Greece Further Restricts Civil Society Supporting Refugees and Migrants

In May 2020, organisations including Refugee Support Aegean (RSA) had expressed their alarm at regulations adopted by Greece to establish new rules for the registration of non-governmental organisations (NGOs) working with refugees and migrants, and their members and staff.[1] The rules, set out in a March 2020 Joint Ministerial Decision and May 2020 legislation, were criticised as amounting to a disproportionate interference with the fundamental rights to freedom of association, privacy and freedom from discrimination,[2] and as liable to create a “chilling effect” for civil society in Greece.[3] The Expert Council on NGO Law at the Council of Europe concluded in July 2020 that the “Ministerial Decision and related legislative provisions should be substantially revised so that they are brought into line with European standards”.[4]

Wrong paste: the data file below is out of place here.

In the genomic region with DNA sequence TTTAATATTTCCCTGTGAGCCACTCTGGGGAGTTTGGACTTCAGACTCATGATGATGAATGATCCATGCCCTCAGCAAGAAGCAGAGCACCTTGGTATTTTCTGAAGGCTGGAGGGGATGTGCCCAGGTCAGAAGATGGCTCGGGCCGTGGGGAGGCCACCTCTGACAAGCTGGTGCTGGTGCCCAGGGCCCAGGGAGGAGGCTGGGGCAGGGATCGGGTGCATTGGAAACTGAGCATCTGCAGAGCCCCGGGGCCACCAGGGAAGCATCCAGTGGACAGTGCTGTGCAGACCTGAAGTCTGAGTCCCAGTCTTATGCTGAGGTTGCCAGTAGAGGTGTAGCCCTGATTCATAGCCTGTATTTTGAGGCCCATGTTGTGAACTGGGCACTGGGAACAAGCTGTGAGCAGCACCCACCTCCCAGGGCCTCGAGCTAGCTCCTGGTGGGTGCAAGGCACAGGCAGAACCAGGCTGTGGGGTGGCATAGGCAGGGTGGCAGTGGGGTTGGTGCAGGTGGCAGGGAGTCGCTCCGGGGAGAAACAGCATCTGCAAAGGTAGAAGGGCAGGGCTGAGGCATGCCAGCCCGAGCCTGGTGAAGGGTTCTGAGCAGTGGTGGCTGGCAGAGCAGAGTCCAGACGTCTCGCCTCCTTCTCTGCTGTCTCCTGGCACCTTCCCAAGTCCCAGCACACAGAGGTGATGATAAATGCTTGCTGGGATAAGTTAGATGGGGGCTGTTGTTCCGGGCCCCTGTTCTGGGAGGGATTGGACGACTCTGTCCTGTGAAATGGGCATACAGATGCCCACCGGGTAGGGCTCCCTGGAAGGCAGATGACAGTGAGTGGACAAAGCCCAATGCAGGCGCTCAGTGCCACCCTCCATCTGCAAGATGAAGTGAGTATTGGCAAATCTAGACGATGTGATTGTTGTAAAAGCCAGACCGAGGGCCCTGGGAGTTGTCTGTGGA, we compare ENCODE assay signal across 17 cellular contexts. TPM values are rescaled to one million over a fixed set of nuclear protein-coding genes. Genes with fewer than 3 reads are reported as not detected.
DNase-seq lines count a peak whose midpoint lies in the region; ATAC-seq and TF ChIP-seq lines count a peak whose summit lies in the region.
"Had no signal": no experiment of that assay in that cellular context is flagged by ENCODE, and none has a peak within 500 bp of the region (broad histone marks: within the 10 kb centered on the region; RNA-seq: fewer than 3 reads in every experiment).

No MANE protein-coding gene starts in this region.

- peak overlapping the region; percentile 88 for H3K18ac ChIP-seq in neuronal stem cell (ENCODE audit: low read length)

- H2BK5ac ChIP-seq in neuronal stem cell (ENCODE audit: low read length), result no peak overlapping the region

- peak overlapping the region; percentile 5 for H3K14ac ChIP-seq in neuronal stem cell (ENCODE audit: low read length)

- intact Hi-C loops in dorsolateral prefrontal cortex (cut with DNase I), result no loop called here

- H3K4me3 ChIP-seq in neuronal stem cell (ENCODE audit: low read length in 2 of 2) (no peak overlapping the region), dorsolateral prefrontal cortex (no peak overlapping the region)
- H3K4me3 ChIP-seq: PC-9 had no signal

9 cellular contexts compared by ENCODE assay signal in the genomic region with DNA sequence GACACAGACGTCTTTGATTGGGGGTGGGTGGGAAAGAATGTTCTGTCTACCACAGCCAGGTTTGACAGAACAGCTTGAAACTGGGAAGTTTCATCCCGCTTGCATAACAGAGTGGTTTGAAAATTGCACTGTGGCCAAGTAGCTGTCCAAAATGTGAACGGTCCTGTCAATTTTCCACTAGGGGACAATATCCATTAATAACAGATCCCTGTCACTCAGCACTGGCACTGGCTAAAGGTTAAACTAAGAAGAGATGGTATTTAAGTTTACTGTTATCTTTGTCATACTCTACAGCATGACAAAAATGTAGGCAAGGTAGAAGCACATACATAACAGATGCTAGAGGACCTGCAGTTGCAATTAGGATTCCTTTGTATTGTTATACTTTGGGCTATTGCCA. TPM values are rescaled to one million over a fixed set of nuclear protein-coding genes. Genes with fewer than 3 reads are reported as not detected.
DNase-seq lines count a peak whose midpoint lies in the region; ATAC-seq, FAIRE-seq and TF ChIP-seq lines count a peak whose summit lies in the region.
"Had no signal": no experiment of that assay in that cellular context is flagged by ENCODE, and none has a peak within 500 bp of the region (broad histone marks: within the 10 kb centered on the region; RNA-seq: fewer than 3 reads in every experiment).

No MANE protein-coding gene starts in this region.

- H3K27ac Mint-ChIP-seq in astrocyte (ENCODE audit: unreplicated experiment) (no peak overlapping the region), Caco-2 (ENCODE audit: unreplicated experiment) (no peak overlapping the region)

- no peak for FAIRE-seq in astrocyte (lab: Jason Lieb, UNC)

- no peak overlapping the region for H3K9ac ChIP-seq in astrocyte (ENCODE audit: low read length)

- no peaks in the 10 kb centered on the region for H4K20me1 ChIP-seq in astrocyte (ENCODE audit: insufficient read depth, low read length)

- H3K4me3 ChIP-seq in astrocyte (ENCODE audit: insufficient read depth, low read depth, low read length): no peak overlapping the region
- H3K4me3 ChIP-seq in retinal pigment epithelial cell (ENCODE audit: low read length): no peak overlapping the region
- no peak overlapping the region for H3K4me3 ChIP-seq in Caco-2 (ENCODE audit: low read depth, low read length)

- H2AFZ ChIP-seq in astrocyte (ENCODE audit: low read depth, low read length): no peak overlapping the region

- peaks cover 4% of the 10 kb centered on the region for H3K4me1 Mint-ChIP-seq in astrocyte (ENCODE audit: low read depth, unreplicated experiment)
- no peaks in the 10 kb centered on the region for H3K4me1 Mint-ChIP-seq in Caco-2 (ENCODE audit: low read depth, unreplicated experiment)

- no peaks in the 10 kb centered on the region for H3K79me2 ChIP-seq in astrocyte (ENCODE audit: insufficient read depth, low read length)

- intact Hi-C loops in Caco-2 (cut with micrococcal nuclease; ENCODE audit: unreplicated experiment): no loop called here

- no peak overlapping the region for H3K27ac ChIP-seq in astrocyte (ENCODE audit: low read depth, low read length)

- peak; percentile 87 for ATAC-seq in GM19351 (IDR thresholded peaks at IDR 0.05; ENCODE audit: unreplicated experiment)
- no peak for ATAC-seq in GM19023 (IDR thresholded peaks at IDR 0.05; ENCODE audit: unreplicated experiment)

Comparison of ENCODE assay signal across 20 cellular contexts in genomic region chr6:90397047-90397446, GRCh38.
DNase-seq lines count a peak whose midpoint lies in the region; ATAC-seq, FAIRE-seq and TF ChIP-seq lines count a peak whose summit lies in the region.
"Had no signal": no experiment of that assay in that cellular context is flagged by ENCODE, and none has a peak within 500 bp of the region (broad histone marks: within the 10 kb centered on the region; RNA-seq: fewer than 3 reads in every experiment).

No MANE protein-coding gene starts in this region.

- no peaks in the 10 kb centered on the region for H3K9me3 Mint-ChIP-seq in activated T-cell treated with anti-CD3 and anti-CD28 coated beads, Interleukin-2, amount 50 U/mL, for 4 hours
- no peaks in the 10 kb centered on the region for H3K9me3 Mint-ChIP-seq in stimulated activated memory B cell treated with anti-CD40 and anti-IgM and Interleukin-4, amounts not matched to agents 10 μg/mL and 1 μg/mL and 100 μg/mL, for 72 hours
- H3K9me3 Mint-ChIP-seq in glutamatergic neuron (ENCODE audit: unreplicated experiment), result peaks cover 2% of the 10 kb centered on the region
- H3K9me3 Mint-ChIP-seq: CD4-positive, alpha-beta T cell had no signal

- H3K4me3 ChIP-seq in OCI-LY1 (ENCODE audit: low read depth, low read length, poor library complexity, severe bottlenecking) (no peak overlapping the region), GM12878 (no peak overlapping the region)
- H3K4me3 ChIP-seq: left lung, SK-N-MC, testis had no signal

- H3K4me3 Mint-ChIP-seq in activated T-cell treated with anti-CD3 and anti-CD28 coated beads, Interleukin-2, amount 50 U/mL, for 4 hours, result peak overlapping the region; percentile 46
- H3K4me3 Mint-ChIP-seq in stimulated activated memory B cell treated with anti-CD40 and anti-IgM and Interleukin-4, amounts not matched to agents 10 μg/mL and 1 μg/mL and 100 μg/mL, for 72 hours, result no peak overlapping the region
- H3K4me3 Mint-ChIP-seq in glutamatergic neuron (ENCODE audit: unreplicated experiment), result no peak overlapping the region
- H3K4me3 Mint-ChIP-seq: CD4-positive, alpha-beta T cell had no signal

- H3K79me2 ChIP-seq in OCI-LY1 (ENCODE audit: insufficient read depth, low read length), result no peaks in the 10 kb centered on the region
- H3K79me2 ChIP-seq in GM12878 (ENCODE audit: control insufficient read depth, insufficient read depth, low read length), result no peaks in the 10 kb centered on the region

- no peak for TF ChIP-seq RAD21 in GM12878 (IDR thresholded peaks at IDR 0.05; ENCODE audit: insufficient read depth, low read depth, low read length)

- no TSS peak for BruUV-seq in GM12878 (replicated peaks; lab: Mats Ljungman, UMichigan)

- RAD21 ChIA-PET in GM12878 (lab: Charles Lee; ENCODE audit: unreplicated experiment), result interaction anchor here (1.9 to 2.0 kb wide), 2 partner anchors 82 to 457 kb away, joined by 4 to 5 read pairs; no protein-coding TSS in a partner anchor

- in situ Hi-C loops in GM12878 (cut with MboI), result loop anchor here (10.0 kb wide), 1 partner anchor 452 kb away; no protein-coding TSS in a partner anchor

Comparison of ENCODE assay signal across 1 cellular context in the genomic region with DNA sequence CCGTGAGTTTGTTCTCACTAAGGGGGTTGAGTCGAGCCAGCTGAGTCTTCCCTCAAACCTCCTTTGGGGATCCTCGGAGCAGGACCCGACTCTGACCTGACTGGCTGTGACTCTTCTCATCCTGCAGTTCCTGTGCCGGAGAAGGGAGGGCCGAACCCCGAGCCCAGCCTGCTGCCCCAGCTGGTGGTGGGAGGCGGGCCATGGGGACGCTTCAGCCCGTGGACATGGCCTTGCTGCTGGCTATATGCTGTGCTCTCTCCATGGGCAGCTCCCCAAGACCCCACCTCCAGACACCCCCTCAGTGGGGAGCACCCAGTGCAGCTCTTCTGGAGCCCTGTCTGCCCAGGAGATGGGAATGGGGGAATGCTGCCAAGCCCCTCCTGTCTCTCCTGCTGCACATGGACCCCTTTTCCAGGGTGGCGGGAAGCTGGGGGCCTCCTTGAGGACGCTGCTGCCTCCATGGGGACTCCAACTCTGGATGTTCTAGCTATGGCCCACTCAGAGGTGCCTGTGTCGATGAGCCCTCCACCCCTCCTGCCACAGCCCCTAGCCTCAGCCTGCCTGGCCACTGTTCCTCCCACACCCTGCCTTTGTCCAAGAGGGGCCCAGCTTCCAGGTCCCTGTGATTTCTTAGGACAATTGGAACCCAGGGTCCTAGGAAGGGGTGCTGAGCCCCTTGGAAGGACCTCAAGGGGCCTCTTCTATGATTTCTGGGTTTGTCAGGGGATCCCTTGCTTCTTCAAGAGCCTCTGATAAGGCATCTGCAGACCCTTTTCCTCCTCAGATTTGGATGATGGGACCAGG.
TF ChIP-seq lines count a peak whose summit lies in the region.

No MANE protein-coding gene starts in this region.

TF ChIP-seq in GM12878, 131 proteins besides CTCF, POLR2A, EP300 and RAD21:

The direction taken by the Joint Ministerial Decision[5] published by the Greek government on 9 September 2020 to replace the March 2020 Decision not only does not comply with the Expert Council recommendations to bring problematic elements of its predecessor in line with human rights standards but further exacerbates interference with fundamental rights. Registration requirements for NGOs are now stricter and more intrusive, while state discretion and administrative convenience are enhanced. Furthermore, the new regulations impose additional burden on civil society and demands excessive documentation in a way that interferes with the freedom of occupation and of the right to engage in work.[6] With this antithetical approach, the state shows blatant disregard for Council of Europe recommendations[7] and concerns about risks of rule of law backsliding raised by stakeholders at domestic and international level, while doubling down on maintaining a hostile environment for civil society.

Related Posts